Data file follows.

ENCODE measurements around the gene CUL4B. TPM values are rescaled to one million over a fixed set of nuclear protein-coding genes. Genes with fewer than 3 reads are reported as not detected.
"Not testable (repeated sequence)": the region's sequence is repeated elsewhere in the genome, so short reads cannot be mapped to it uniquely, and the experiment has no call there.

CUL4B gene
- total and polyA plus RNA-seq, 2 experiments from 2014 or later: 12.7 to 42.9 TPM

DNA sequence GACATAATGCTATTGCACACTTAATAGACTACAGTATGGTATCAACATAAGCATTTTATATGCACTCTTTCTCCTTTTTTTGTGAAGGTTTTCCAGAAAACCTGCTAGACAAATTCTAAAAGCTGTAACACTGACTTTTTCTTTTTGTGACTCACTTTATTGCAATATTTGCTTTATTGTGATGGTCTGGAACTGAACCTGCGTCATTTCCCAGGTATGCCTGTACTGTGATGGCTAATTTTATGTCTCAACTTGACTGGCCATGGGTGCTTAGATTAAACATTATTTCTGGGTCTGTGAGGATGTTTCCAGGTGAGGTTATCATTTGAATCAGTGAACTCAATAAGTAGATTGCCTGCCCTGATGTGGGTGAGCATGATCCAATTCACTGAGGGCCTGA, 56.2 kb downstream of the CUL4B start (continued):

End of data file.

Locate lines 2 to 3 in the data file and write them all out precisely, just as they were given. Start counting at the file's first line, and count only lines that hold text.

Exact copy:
"Not testable (repeated sequence)": the region's sequence is repeated elsewhere in the genome, so short reads cannot be mapped to it uniquely, and the experiment has no call there.

CUL4B gene